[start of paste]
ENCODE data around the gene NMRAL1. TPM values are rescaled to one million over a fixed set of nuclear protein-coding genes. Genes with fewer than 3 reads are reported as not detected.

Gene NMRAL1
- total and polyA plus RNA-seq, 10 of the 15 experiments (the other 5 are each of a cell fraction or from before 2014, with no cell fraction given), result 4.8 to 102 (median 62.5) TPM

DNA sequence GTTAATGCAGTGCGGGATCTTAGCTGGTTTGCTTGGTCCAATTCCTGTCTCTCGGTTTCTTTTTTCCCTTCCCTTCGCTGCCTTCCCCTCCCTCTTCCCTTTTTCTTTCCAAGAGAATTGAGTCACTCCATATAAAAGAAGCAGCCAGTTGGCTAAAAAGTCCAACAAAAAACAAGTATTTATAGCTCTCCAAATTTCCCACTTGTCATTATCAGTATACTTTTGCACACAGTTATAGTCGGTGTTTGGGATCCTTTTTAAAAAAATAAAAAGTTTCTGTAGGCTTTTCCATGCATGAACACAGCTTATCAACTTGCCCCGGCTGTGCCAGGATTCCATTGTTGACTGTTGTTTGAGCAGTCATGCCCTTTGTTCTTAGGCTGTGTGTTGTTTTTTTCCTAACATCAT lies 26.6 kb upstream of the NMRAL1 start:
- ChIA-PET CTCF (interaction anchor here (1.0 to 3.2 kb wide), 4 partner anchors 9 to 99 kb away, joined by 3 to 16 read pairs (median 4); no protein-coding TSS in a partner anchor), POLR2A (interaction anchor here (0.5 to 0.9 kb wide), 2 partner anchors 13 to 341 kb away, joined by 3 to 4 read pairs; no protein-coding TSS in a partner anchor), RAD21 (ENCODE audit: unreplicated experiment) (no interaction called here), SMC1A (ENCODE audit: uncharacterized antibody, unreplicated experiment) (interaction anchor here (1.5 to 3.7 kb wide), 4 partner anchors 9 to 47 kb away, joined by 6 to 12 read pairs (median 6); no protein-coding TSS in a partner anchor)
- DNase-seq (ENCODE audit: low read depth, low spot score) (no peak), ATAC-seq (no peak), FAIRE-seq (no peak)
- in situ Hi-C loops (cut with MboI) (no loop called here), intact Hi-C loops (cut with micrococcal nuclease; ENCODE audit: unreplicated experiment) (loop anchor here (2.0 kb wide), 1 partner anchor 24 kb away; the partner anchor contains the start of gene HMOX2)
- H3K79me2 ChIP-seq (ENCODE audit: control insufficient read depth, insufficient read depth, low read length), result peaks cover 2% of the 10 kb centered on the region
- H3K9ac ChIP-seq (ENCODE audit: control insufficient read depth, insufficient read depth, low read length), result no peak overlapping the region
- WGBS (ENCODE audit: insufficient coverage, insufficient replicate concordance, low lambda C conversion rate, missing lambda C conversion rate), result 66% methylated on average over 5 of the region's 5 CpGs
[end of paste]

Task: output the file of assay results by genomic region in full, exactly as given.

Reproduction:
ENCODE data around the gene NMRAL1. TPM values are rescaled to one million over a fixed set of nuclear protein-coding genes. Genes with fewer than 3 reads are reported as not detected.

Gene NMRAL1
- total and polyA plus RNA-seq, 10 of the 15 experiments (the other 5 are each of a cell fraction or from before 2014, with no cell fraction given), result 4.8 to 102 (median 62.5) TPM

DNA sequence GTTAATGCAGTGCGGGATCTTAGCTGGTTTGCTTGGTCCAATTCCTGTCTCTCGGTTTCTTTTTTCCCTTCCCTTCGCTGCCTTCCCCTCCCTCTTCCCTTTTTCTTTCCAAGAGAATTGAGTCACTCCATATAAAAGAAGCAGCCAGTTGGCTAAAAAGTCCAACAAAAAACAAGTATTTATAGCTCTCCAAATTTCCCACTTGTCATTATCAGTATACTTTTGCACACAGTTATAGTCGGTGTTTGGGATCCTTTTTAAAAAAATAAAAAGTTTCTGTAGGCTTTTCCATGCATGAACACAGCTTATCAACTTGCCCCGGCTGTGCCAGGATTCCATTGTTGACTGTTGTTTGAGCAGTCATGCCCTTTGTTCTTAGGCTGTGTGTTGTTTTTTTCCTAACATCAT lies 26.6 kb upstream of the NMRAL1 start:
- ChIA-PET CTCF (interaction anchor here (1.0 to 3.2 kb wide), 4 partner anchors 9 to 99 kb away, joined by 3 to 16 read pairs (median 4); no protein-coding TSS in a partner anchor), POLR2A (interaction anchor here (0.5 to 0.9 kb wide), 2 partner anchors 13 to 341 kb away, joined by 3 to 4 read pairs; no protein-coding TSS in a partner anchor), RAD21 (ENCODE audit: unreplicated experiment) (no interaction called here), SMC1A (ENCODE audit: uncharacterized antibody, unreplicated experiment) (interaction anchor here (1.5 to 3.7 kb wide), 4 partner anchors 9 to 47 kb away, joined by 6 to 12 read pairs (median 6); no protein-coding TSS in a partner anchor)
- DNase-seq (ENCODE audit: low read depth, low spot score) (no peak), ATAC-seq (no peak), FAIRE-seq (no peak)
- in situ Hi-C loops (cut with MboI) (no loop called here), intact Hi-C loops (cut with micrococcal nuclease; ENCODE audit: unreplicated experiment) (loop anchor here (2.0 kb wide), 1 partner anchor 24 kb away; the partner anchor contains the start of gene HMOX2)
- H3K79me2 ChIP-seq (ENCODE audit: control insufficient read depth, insufficient read depth, low read length), result peaks cover 2% of the 10 kb centered on the region
- H3K9ac ChIP-seq (ENCODE audit: control insufficient read depth, insufficient read depth, low read length), result no peak overlapping the region
- WGBS (ENCODE audit: insufficient coverage, insufficient replicate concordance, low lambda C conversion rate, missing lambda C conversion rate), result 66% methylated on average over 5 of the region's 5 CpGs